Tuesday, January 19, 2010

Wilbourn Vines - Nashville National Cemetery

To the left is a picture of the grave stone of Wilbourn Vines.  He died on February 19, 1864 while serving in the state of Tennessee during the Civil War.

Wilbourn Vines (Also known as William Wilbourn Vines) and is my great-great-great grandfather.  He is the father of Edna Jane Vines and the husband of Melvina Dugger.

He lived in eastern Tennessee in Johnson County.  He was born about 1835.

Wilborurn Vines is buried in the Nashville National Cemetery in Nashville, Davidson County, Tennessee.  He is in plot E.1528

Note: This picture was taken by Kathy Bilbrey, a FindAGrave.com volunteer.  It is because of people like her that I am able to see the graves of my ancestors that are buried very far away from me.  I am always grateful to the wonderful, helpful, and knowledgeable volunteers.

Tuesday, January 12, 2010

Tombstone Tuesday: Daniel Weston and Elizabeth Coombe Weston

To the left is a picture of my great-great grandfather's tombstone.  His name was Daniel Weston.  He was a Welsh mining immigrant who came to this country with his family in 1889.  He settled with his family in the small mining town of Black Diamond in King County, Washington.

The family bible is currently on display at the Black Diamond Museum.

To the left is a picture of Daniel's wife, Elizabeth Francis (Coombe) Weston.  Elizabeth and Daniel were the parents of 12 children, including two sets of twins.

As you can tell, Elizabeth's stone is deteriorating.

The couple is buried in Black Diamond Cemetery, which is located in Black Diamond, King County, Washington.

Note: The pictures above can be found at FindAGrave.com

Further Reading:

Tuesday, January 5, 2010

5 Tasks You Can Complete in 30 Minutes Or Less

We all lead busy lives and the time we have to dedicate to our genealogy is often very limited. It is important that we spend the time wisely and efficiently to get the most from it.

With that in mind, I created this list of 5 things you can do in 30 minutes or less that involves cemetery-related research. Here are 5 cemetery-related things you can do in 30 minutes or less.

1.) Search FindAGrave.com for your ancestor. Enter as much detail into the search boxes to see if you get anything. If you aren't getting any results, then begin entering less and less information into the search boxes until you get more results.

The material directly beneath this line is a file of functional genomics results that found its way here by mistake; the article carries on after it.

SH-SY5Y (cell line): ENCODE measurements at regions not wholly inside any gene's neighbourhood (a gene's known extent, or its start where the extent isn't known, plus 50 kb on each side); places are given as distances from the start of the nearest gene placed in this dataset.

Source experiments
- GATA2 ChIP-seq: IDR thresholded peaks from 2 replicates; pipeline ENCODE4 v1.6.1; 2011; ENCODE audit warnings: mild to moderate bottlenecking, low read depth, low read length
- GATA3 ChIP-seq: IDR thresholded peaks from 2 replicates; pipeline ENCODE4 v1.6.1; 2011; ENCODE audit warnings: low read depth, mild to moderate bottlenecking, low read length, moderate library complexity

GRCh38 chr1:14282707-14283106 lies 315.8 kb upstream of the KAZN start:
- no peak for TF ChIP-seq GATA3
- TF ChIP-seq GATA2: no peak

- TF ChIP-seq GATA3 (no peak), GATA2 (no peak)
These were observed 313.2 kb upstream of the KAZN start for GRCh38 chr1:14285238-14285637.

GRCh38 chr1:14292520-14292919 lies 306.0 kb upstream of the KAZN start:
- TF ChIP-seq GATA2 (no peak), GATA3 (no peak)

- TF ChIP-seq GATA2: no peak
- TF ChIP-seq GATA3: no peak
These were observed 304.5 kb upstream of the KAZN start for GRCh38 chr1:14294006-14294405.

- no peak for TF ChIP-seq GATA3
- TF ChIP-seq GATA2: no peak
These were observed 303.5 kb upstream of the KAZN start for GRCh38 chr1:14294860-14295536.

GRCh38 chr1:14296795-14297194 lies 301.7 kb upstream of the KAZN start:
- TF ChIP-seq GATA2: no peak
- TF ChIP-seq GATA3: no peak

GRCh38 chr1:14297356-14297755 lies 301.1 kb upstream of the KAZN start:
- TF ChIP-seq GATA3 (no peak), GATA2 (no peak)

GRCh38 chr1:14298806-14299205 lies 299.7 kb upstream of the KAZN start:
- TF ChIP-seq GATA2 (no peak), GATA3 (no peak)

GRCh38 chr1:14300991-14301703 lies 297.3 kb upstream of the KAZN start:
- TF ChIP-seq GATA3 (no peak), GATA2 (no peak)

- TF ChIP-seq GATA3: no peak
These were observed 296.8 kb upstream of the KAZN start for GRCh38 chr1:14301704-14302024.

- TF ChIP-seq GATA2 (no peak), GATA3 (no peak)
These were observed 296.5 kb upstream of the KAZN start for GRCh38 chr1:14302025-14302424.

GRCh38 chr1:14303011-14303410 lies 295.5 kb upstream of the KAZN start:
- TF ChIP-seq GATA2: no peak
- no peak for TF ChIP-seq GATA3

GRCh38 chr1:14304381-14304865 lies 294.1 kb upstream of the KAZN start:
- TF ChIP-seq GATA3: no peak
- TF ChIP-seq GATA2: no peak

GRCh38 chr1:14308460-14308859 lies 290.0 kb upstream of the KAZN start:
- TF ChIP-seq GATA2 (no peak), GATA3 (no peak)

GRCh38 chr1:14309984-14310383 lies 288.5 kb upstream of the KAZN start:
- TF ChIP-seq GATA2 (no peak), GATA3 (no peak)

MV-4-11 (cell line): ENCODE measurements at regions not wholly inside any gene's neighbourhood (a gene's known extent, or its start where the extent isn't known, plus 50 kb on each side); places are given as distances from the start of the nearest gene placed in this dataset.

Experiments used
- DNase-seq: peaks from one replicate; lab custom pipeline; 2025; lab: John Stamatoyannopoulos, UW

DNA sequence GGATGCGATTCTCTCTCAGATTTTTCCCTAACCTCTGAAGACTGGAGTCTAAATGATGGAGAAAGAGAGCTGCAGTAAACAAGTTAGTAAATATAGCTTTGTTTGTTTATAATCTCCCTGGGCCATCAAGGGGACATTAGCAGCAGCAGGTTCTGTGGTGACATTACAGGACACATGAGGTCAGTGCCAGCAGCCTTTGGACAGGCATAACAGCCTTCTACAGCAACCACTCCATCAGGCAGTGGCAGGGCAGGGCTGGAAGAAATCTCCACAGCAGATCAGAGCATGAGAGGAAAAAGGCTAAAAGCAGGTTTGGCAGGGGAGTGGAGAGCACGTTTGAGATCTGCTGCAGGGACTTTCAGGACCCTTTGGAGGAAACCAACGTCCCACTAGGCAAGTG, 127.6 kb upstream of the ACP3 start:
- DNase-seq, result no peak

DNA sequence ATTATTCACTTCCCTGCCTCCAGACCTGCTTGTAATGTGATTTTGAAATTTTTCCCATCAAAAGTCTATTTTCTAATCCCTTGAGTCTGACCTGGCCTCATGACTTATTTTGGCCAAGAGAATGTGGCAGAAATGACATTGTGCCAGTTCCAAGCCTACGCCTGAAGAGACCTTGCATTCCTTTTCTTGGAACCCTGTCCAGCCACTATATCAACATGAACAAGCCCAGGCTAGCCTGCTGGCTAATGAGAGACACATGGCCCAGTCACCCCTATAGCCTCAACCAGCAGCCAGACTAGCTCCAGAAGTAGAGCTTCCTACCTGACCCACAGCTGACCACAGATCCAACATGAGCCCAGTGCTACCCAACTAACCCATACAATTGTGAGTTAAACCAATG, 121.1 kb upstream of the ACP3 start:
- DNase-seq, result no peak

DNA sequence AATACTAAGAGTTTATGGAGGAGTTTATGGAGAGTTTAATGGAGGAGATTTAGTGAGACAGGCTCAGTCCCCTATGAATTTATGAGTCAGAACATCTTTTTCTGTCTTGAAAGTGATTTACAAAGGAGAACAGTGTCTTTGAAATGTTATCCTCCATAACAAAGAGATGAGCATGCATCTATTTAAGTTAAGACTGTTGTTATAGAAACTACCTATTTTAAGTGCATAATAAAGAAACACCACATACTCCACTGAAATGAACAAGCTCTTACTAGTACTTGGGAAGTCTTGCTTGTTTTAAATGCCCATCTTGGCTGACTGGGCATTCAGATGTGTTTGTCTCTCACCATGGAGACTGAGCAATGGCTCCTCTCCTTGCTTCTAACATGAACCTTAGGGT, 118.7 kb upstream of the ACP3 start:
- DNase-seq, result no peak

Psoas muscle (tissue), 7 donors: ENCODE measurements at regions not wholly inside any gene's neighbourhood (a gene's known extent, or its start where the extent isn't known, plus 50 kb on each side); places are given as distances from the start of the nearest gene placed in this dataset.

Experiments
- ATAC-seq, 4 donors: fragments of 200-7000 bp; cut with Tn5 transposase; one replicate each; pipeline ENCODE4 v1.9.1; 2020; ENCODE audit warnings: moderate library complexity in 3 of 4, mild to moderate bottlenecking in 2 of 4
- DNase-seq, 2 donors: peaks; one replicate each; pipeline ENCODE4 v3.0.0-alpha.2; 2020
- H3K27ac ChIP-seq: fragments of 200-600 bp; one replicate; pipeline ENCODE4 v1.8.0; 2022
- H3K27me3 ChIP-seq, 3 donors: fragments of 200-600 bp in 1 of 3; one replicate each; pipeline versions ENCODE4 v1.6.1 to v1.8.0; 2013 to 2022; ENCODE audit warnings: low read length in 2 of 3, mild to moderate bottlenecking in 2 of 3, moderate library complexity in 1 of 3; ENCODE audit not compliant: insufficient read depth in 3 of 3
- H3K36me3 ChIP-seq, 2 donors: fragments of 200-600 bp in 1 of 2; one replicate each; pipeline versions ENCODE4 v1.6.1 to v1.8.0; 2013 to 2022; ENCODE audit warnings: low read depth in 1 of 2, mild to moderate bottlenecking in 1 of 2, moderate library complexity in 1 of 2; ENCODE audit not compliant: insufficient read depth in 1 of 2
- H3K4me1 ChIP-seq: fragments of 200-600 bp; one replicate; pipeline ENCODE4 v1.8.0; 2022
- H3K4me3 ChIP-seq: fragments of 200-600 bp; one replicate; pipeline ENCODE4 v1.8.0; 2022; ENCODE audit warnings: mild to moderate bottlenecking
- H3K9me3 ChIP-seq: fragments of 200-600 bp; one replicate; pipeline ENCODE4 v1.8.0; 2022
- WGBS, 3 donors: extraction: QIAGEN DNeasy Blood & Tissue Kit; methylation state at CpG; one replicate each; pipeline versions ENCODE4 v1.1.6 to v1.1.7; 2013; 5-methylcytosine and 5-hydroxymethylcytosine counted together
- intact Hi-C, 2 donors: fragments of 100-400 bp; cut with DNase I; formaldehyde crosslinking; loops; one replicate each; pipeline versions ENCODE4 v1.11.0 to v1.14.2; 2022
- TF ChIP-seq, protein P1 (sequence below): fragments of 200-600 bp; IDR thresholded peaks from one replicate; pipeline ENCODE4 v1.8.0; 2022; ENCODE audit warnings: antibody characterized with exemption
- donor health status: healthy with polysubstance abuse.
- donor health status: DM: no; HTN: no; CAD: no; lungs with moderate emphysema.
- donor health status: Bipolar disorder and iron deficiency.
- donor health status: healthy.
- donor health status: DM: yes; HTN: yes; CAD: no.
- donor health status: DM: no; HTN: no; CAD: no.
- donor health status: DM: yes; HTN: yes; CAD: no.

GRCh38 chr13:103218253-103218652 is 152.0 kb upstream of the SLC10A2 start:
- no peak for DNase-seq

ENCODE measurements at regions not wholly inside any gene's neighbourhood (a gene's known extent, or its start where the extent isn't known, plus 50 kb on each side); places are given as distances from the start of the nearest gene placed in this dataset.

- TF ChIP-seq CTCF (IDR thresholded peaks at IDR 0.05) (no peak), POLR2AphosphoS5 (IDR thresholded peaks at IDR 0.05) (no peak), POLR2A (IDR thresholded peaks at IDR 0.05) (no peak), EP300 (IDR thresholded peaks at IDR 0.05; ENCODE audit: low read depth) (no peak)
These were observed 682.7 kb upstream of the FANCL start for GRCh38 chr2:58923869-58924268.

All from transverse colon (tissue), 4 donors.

2.) Request a photo on FindAGrave.com for an ancestor when you know the cemetery.

3.) Upload 5 cemetery photos that you've taken to FindAGrave.com so that other people can have access to them.

4.) Read about cemeteries. Pick a cemetery related topic and do a Google search on it. You will most likely find lots of blog posts about preservation, different types of stones used in different time periods or geographic locations, what the symbols on grave stones means, etc. The point here is to learn something new.

5.) Plan a cemetery trip. You can make a list of the cemeteries you want to visit. You can pack the bag you are planning on taking with you. You can look up directions and/or print out maps that tell you how to get to the cemetery. You can email local historical/genealogy societies in the area of the cemetery to see if a volunteer would be interested in showing you around or sharing information.

I hope these quick and easy activities show you that with just a little bit of time, you can still get a lot of cemetery related activities done.

Sunday, January 3, 2010

Where is Adolf Doerflinger?

Note: Before I let you read this article, I just want to apologize for letting this blog go. It was wrong of me to ignore this blog as if it doesn't exist. But it is a new year and I am going to give this blog life again. I got discouraged because I don't have many cemetery photos...but that is okay. I've decided to post about the pictures I wish I had and my theories about where my ancestors are buried. So....a new year and a new start for this blog. I will probably be redesigning the blog so look for that in the coming days.

Adolph Doerflinger is my great great grandfather and I don't have a picture of his tombstone.

Adolph has always been one of my most interesting ancestors. He is the man who left his first wife, Augusta Baumeister (whom I am descended from) for his mistress. He then married his mistress and moved to California where he raised his new family, leaving his wife all alone. His son from his first marriage is rumored to have harbored a lot of anger toward his father's new family.

Luckily I've recently met a new Doerflinger cousin who is Adolph's granddaughter from his second marriage. She was nice enough to share the information that she knows about the family - including where she says Adolph is buried.

However I have yet been able to drive out to the cemetery to figure out if he really is buried there.

I checked FindAGrave.com and there is only one "Adolph Doerflinger" in their database who is buried in Missouri and the dates just don't match.

So until I have the time, gas money, and someone willing to drive me since I do not have my license - I will not be able to go exploring the cemetery.